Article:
The grounding of the Kulluk on Dec. 31st has left man questioning Shell's voyage plan. A 4 week transit from Alaska to Seattle meant that they were highly likely to run into hazardous weather - with near-hurricane force storms not uncommon for the area - at some point. US Coast Guard photo

With a 4-week transit from Alaska to Seattle during a the time of the year when hurricane-strength storms are not uncommon, the grounding of the Kulluk on Dec. 31st has left many questioning Shell’s voyage plan. US Coast Guard photo

Editor’s Note: Shell’s statement comes on the heels of reports yesterday that Shell’s decision to move the Kulluk was to avoid Alaskan state taxes on equipment dedicated to oil and gas development and exploration. “It’s fair to say that the current tax structure related to vessels of the type influenced the timing of our departure. It would have cost Shell multiple millions to keep the rigs here,” a Shell spokesman told the media. More HERE.

By Rob Sheridan

Repair work on the Arctic drilling ship Kulluk had to be carried out in Seattle, according to Royal Dutch Shell Plc, after the vessel broke free from a tow boat during a storm on Dec. 31.

The Kulluk is now grounded and upright near Sitkalidak Island, on the north edge of Ocean Bay, about 60 miles (97 kilometers) southwest of Kodiak, Alaska, according to a statement on the website of the Unified Command in Anchorage, the state capital. The crew have been evacuated and the vessel is not leaking fluid, according to a Unified Command statement.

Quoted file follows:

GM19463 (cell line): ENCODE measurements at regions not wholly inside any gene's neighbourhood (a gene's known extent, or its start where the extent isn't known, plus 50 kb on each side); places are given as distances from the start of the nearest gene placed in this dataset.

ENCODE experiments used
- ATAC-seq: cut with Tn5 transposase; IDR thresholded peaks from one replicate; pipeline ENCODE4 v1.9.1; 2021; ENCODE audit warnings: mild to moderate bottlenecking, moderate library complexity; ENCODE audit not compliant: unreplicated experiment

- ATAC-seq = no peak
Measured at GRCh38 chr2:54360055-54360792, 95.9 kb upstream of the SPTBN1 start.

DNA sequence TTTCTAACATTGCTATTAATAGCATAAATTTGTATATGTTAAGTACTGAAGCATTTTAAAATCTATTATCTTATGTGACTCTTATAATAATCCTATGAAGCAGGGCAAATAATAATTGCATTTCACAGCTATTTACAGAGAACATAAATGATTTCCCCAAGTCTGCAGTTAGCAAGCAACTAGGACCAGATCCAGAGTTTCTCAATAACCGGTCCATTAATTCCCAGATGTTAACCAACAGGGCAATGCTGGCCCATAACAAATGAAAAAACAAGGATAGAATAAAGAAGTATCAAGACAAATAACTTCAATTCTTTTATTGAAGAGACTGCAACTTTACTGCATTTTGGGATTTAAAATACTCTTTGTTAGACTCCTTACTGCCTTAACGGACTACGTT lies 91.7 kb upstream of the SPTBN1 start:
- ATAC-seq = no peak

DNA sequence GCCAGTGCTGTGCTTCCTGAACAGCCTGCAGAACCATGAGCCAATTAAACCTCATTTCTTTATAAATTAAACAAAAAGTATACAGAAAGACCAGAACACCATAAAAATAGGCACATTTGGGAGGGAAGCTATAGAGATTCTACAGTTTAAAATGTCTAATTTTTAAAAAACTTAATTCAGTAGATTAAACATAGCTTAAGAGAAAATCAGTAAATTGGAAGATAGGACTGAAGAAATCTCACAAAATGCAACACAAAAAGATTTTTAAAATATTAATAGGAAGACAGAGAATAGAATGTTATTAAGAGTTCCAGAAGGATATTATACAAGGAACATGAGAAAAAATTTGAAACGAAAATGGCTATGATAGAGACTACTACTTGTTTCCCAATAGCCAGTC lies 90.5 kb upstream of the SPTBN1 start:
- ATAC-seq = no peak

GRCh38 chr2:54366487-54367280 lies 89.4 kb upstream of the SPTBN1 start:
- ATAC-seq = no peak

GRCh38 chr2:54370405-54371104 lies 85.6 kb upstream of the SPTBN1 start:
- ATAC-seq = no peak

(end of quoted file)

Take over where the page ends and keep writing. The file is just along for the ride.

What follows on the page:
Maintenance work necessary for the Kulluk meant the ship repairs couldn’t have been completed in Alaska, Shell said in a statement today. The Kulluk’s grounding is the latest setback Shell has faced in its efforts to tap Arctic oil. Environmental groups said Jan. 3 they would ask President Barack Obama to suspend all current and pending Arctic drilling permits until operators prove they can work safely in the region’s harsh conditions.

The decision to move the Kulluk “was based on an approved tow plan, which included weather considerations, and safely executing a planned maintenance schedule for the vessel,” Shell said in an e-mailed statement today. “The plan was always to move the Kulluk in December.”

The Unified Command system includes the U.S. Coast Guard, Alaska Department of Environmental Conservation, Kodiak Island Borough and Shell. As much as 143,000 gallons of diesel and approximately 12,000 gallons of other refined oil-products are currently stored on board the Kulluk, according to the statement.

Copyright 2013 Bloomberg.

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